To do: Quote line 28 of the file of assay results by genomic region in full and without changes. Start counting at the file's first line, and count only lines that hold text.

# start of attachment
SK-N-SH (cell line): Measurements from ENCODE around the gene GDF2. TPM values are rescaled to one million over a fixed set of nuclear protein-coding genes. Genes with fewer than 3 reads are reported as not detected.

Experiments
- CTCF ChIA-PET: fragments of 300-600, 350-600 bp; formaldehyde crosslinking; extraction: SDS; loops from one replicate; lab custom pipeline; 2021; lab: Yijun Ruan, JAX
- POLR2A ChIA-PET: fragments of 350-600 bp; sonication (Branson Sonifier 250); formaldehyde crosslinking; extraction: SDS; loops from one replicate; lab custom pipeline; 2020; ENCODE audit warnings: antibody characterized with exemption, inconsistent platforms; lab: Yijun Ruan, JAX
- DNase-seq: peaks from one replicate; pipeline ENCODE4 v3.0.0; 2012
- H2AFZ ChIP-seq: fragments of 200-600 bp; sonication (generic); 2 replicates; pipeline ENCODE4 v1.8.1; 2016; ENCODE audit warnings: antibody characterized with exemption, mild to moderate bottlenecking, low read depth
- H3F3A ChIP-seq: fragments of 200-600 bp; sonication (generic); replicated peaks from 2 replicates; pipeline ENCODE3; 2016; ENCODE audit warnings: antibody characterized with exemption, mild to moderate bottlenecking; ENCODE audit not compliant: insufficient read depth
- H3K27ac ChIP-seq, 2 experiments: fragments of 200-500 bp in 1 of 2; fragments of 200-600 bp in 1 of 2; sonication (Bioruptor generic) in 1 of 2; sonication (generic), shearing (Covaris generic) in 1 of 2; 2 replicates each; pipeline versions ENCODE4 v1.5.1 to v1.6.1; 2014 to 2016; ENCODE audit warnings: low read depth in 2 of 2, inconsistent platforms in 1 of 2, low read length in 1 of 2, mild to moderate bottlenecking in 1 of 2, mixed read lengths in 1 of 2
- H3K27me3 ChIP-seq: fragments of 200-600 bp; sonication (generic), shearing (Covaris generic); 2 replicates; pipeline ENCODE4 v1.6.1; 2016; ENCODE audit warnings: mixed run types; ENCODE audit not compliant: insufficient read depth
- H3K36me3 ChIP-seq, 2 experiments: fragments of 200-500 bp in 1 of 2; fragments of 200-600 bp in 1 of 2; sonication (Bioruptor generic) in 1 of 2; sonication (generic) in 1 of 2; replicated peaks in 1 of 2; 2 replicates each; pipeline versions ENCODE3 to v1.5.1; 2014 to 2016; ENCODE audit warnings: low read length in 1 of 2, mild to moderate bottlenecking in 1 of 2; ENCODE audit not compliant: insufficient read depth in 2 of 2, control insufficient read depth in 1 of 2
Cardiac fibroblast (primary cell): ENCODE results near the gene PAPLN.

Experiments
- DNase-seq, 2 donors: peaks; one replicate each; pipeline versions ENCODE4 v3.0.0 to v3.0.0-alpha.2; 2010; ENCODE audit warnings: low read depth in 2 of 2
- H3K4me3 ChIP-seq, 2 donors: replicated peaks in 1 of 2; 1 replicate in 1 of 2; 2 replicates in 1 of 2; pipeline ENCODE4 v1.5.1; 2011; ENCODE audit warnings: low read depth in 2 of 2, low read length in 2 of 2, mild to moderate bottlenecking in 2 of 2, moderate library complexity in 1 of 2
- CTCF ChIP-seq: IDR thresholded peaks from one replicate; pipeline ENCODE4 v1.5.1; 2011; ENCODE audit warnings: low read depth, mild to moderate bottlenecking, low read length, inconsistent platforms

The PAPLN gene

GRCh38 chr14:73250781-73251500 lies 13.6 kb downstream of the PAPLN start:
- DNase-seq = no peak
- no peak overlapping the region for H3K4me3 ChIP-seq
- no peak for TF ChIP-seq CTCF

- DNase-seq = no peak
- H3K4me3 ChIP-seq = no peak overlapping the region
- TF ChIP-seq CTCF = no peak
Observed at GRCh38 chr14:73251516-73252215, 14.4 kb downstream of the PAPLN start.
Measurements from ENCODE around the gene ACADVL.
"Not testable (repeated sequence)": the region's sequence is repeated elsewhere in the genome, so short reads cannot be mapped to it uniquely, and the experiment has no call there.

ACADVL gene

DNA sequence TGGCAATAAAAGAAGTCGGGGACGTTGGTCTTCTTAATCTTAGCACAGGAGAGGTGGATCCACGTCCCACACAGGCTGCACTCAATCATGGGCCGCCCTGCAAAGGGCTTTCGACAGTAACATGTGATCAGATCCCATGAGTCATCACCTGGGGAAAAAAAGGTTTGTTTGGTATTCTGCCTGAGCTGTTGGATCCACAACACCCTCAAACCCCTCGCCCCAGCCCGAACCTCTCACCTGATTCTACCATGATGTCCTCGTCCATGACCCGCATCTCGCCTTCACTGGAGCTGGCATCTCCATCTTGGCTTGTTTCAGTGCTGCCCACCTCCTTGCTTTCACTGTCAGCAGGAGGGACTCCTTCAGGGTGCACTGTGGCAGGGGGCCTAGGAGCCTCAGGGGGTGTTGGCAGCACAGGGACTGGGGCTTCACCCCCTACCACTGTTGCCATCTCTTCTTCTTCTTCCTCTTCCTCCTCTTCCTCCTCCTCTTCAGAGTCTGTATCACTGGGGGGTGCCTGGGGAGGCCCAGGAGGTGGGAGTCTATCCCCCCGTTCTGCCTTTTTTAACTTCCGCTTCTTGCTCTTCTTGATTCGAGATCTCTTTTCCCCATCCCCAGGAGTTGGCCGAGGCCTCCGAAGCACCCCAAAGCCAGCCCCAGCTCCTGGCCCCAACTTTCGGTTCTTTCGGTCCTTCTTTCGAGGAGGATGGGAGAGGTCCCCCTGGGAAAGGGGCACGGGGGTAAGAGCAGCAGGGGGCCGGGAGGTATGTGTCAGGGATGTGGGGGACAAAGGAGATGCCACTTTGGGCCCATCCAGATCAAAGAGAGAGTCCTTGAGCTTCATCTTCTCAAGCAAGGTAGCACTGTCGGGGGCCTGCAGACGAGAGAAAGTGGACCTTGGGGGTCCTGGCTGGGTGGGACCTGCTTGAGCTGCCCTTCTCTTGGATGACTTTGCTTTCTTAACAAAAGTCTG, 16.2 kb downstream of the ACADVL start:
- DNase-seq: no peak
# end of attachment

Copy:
DNA sequence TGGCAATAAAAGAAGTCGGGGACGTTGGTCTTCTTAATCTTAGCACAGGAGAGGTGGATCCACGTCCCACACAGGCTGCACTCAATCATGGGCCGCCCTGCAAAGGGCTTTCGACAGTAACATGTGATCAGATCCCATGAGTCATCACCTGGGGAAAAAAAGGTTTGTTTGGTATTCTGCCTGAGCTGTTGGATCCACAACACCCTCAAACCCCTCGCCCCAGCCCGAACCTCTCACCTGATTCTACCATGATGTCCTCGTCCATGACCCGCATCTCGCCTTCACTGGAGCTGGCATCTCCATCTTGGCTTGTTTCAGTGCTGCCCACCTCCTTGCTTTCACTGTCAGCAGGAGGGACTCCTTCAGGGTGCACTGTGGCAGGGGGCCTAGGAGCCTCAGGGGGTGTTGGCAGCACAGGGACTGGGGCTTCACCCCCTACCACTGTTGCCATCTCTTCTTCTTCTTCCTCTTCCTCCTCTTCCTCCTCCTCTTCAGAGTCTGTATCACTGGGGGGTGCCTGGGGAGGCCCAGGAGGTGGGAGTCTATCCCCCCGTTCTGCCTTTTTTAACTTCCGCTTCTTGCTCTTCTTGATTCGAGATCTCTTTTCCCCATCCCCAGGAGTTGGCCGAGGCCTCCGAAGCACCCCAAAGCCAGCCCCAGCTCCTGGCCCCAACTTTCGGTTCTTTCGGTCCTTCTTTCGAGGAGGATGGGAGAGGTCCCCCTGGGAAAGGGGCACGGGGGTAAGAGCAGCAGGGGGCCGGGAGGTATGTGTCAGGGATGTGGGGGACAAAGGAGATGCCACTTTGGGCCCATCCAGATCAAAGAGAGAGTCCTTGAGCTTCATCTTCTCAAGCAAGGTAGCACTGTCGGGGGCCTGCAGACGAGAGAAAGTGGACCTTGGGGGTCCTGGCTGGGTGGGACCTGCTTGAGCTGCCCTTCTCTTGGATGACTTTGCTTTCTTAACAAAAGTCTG, 16.2 kb downstream of the ACADVL start: